South African runner Caster Semenya, 800m gold medalist at the Berlin World Athletics Championship competition, recently underwent a gender verification test after questions were raised due to her commanding win last month.
According to sources close to the investigation, the examination revealed that Semenya lacked ovaries and a womb but had internal testis and three times the normal amount of testosterone than considered normal. The final verdict circulating is that while she is female, she is not 100% female.
These results bring into question several issues. Will she be stripped of her medal, and to what extent did Athletics South Africa (ASA) know prior to the competition of Semenya's condition?
Since no evidence currently exists of Semenya knowingly cheating, would it be fair to take away her medal, or perhaps let her keep it and award a second gold medal?
Based on her gender test alone, she will not have to give up the medal. However, if she is found to have had an unfair advantage due to the hormone concentrations in her body, then she might have to give it up.
Athletics SA president Leonard Chuene currently denies any gender testing has taken place, and if so, has been done illegally without consent from the Semenya, and has raised the racism alarm.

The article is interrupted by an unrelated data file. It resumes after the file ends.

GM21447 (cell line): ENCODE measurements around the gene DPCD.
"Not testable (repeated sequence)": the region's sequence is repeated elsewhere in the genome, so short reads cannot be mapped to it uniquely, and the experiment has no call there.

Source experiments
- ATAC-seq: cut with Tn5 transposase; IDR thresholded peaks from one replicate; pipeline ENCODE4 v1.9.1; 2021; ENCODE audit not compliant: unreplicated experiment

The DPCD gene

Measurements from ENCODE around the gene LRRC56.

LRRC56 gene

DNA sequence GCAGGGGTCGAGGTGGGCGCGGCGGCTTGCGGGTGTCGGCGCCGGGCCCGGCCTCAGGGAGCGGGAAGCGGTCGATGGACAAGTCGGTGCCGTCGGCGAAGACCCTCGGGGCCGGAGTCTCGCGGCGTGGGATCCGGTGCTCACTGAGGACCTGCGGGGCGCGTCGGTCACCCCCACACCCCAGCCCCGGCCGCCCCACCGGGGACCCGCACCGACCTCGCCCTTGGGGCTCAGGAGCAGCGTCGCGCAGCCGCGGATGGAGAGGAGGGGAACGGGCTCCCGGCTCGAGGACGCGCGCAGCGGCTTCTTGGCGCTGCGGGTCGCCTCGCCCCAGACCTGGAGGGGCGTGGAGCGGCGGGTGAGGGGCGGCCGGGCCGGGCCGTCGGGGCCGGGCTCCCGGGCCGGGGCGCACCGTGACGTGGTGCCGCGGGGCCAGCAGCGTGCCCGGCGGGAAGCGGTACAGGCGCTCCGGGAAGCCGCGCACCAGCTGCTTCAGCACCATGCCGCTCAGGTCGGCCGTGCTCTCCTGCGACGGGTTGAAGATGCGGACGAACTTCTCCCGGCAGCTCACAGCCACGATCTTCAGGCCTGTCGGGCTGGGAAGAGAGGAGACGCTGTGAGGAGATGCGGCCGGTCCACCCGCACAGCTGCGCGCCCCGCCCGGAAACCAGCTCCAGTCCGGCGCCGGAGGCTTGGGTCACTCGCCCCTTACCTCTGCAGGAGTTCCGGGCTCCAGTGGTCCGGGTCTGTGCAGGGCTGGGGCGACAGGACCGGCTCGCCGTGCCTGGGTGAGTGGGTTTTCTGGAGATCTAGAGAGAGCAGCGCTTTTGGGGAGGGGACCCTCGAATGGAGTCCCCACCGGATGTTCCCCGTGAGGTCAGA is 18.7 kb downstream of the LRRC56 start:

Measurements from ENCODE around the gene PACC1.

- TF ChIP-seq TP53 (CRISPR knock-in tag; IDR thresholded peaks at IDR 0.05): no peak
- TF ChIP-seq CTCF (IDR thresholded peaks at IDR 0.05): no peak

It should however be noted, that gender testing used to be a requirement before competing at the Olympics for all athletes. International Association of Athletics Federations stopped gender screening for all athletes in 1992.
While ASA is vigorously defending their athlete, where were they before? Were questions not raised when she appeared out of nowhere to qualify for the race? Were officials desperate to show case a winning athlete, that proper tests and knowledge were disregarded?
Reports are filtering in that South African officials heard questions and uncertainties regarding Semenya's gender as early as four years prior yet did nothing. It is also interesting to note, that her coach happens to be the controversial Ekkart Arbeit.
Arbeit used to be a coach of the East German track team in the 1970s and 1980s. He admitted to giving his athletes anabolic steroids, resulting in at least one undergoing gender reassignment due to the effects of those pills and his part in the program.
While he is not accused of any wrong doing yet, his presence as a coach and the mentality of the program should be questioned. By employing a coach such as this, ASA has shown where its true priorities are, and it is not to the athletes but to win at all costs.
In any case, we can all agree, that the biggest loser in all of this is Caster Semenya herself. All the publicity, the embarrassing questions are now on an international scale. It remains to be seen how this story plays out.